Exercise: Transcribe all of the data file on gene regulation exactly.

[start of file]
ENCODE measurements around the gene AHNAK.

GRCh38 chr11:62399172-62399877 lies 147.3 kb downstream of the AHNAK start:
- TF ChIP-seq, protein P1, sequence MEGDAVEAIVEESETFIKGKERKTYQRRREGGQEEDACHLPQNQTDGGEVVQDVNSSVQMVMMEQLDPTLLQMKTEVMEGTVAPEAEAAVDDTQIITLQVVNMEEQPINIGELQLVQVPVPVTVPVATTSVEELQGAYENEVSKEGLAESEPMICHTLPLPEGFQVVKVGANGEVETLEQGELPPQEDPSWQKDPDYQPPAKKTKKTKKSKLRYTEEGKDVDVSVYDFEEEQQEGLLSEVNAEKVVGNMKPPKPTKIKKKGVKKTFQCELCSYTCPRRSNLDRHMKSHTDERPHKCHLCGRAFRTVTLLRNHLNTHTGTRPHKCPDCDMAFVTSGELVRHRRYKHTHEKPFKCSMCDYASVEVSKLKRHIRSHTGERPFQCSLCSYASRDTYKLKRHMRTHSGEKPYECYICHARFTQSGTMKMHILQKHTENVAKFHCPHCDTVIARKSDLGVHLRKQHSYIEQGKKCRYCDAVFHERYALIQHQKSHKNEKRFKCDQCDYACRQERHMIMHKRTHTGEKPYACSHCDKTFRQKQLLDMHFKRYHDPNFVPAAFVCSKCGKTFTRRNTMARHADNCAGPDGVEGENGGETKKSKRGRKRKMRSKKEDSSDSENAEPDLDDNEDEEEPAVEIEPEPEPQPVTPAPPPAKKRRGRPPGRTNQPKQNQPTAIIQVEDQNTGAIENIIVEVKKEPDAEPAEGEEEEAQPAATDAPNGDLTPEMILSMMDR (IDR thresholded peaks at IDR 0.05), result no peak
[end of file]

ENCODE measurements around the gene AHNAK.

GRCh38 chr11:62399172-62399877 lies 147.3 kb downstream of the AHNAK start:
- TF ChIP-seq, protein P1, sequence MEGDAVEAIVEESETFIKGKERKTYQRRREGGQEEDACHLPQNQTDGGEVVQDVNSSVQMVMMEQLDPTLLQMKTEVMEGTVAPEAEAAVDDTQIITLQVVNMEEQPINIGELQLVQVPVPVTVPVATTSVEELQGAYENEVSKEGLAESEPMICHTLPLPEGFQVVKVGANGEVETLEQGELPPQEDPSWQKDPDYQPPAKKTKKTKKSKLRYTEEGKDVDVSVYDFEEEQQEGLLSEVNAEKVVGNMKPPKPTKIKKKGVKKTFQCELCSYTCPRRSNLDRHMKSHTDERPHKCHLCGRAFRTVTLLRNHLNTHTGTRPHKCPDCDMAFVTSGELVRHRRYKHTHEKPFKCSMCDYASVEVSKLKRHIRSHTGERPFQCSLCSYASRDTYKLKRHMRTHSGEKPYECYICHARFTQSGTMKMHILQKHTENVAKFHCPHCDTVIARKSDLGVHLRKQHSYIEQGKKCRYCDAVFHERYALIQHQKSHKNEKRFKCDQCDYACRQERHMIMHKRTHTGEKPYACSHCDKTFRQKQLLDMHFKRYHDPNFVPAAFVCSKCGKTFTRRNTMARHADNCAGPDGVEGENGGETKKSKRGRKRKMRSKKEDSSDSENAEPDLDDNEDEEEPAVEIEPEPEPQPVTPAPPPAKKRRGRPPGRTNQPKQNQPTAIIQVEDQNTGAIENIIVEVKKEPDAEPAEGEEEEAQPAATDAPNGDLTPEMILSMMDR (IDR thresholded peaks at IDR 0.05), result no peak